About the poem Kubla Khan
Table of Contents
- Samuel Taylor Coleridge’s Kubla Khan is regarded as one of the greatest poems
- According to Coleridge, it is a strange as well as a hallucinatory poem; he composed it shortly after waking up from an opium-influenced dream in the year of 1797
- As far as the first part of this poem is concerned; here in it, its speaker envisions the landscape surrounding the Mongol ruler as well as Chinese emperor Kubla Khan’s summer palace “Xanadu”. He describes it as a place of (I) Beauty (II) Pleasure (III) Violence.
- According to the speaker, the aforementioned qualities are all deeply intertwined; moreover, he is the last stanza, announces a likeness/wish to build a “pleasure palace” of his own through song
- People interpret Samuel Taylor Coleridge’s popular/famous poem Kubla Khan in many or various ways
- So, it can be said that though it is possible to consider it as speaking to the creative ambitions of poetry itself and to its limitations as well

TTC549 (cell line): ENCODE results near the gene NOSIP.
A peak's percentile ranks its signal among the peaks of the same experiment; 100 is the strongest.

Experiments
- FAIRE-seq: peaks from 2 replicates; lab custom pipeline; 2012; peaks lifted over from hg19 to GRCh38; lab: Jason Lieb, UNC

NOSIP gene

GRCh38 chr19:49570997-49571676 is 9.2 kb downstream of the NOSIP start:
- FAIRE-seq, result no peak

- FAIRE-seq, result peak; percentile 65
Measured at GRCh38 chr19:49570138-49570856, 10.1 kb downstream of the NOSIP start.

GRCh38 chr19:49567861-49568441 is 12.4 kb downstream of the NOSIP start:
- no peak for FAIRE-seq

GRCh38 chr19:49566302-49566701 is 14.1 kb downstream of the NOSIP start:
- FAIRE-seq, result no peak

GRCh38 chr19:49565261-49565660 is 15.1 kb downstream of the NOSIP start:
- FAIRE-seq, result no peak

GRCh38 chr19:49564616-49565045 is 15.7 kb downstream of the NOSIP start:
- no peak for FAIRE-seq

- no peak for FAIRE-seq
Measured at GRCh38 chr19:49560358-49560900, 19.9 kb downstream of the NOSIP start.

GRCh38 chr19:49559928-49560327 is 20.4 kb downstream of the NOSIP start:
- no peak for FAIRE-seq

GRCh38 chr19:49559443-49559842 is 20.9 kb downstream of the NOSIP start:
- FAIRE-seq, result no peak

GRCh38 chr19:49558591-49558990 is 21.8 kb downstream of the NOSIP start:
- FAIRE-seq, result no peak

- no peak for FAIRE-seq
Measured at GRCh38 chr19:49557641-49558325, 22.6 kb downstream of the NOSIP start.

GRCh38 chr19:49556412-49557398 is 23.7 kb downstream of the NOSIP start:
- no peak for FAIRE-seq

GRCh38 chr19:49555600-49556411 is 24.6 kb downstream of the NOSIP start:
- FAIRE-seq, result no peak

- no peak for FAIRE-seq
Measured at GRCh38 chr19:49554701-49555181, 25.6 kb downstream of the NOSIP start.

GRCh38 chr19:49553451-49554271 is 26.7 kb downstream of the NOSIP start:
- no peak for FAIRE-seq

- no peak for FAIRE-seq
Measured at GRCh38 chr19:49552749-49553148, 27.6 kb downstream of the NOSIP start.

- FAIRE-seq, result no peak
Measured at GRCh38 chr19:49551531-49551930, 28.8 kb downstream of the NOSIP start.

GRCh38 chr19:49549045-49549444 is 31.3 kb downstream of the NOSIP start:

In Xanadu did Kubla Khan A stately pleasure-dome decree: Where Alph, the sacred river, ran Through caverns measureless to man Down to a sunless sea. So twice five miles of fertile ground With walls and towers were girdled round; And there were gardens bright with sinuous rills, Where blossomed many an incense-bearing tree; And here were forests ancient as the hills, Enfolding sunny spots of greenery. But oh! that deep romantic chasm which slanted Down the green hill athwart a cedarn cover! A savage place! as holy and enchanted As e’er beneath a waning moon was haunted By woman wailing for her demon-lover! And from this chasm, with ceaseless turmoil seething, As if this earth in fast thick pants were breathing, A mighty fountain momently was forced: Amid whose swift half-intermitted burst Huge fragments vaulted like rebounding hail, Or chaffy grain beneath the thresher’s flail: And mid these dancing rocks at once and ever It flung up momently the sacred river. Five miles meandering with a mazy motion Through wood and dale the sacred river ran, Then reached the caverns measureless to man, And sank in tumult to a lifeless ocean; And ’mid this tumult Kubla heard from far Ancestral voices prophesying war! The shadow of the dome of pleasure Floated midway on the waves; Where was heard the mingled measure From the fountain and the caves. It was a miracle of rare device, A sunny pleasure-dome with caves of ice! A damsel with a dulcimer In a vision once I saw: It was an Abyssinian maid And on her dulcimer she played, Singing of Mount Abora. Could I revive within me Her symphony and song, To such a deep delight ’twould win me, That with music loud and long, I would build that dome in air, That sunny dome! those caves of ice! And all who heard should see them there, And all should cry, Beware! Beware! His flashing eyes, his floating hair! Weave a circle round him thrice, And close your eyes with holy dread For he on honey-dew hath fed, And drunk the milk of Paradise.